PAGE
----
Investigation of in-situ nanoimprinting of cell surface receptors: potential of a novel technique in biomarker research

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Virginia Tech


Biomarkers are biological characteristics that can be observed or measured during disease conditions, and compared to the healthy state. Biomarkers have been used in medical history to study disease progression, to develop drugs, or to predict drug efficacy. However, in complex diseases such as in cancer, biomarkers vary tremendously among patients and disease stages. Cell surface receptors, proteins that are located at the cell surface and deliver external signals into the cell, are a significant group of easily-detectable biomarkers. Along with the detection of particular biomarkers related to a disease, extensive characterization of expression patterns is necessary to optimize their application. Therefore, we designed a technique to imprint or capture the expression pattern of these receptors on silver nanoparticles. We incorporated branched molecules that can simultaneously bind to the target receptors and the nanoparticle surface. To develop the technique, we used melanocortin receptor 1 (MC1R), a receptor present at high levels on the surface of melanoma cells, as a test system. We determined optimum binding of this molecule in an established melanoma cell line, WM-266-4. We also synthesized a labeled molecule that was used to estimate the number of MC1R proteins on these cells. These studies indicate that this might be a promising approach for developing sensitive and cost-effective tools to characterize cell surface receptors in studying complex diseases and cell mechanisms.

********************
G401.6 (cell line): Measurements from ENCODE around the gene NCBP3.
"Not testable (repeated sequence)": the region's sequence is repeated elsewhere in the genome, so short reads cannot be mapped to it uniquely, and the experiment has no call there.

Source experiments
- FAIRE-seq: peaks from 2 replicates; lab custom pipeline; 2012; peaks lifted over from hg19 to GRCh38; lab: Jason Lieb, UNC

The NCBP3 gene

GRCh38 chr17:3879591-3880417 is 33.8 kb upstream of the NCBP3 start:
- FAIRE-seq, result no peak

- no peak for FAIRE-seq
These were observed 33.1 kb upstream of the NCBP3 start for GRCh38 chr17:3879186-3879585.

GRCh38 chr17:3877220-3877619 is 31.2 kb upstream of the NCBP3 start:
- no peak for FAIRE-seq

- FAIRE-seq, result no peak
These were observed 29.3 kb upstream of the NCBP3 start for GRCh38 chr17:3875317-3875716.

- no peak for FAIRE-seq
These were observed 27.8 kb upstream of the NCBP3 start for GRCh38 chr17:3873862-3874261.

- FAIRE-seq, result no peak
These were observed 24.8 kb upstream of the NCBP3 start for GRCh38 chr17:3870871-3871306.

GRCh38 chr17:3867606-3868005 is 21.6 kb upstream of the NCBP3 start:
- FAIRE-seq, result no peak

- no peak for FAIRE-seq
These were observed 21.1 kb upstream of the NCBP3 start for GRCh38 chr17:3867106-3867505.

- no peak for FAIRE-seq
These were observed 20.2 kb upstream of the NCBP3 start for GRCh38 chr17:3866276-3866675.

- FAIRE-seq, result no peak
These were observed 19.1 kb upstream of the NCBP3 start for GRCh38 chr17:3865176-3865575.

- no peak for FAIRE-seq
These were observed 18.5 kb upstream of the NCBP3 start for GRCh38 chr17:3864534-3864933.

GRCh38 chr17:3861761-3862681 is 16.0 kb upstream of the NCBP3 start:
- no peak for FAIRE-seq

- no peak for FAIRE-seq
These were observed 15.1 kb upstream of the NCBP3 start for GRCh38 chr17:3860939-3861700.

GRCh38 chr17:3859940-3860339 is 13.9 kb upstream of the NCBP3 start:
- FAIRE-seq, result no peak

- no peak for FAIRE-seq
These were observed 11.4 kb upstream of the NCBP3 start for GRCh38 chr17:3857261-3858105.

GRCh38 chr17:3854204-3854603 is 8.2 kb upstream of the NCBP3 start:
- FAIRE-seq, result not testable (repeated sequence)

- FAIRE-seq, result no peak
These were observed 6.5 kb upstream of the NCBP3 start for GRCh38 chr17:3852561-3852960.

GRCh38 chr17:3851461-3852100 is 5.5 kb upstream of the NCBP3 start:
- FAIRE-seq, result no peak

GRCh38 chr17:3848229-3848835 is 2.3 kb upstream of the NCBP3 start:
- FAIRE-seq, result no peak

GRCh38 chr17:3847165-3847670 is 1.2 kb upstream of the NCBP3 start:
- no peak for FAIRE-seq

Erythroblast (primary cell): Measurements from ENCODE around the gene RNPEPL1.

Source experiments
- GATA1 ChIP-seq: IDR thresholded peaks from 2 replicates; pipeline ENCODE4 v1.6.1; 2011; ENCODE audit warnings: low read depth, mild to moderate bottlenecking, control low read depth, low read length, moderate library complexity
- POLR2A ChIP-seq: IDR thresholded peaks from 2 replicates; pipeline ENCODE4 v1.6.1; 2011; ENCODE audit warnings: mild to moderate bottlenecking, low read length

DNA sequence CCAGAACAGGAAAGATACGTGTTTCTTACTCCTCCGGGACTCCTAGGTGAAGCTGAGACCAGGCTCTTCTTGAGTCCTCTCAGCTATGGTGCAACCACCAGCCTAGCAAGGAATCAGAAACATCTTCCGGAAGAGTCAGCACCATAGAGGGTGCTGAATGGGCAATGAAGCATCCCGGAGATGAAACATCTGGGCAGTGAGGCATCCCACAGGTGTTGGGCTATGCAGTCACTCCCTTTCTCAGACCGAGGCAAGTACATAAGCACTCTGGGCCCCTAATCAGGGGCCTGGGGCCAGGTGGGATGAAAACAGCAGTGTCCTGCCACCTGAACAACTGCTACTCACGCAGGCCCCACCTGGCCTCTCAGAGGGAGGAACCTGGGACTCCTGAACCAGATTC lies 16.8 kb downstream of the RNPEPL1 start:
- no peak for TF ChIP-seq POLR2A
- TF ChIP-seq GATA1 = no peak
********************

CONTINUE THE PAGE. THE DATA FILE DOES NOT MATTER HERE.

Biomarker detection, cell surface receptor, nanoparticles, lanthanide ligand, melanocortin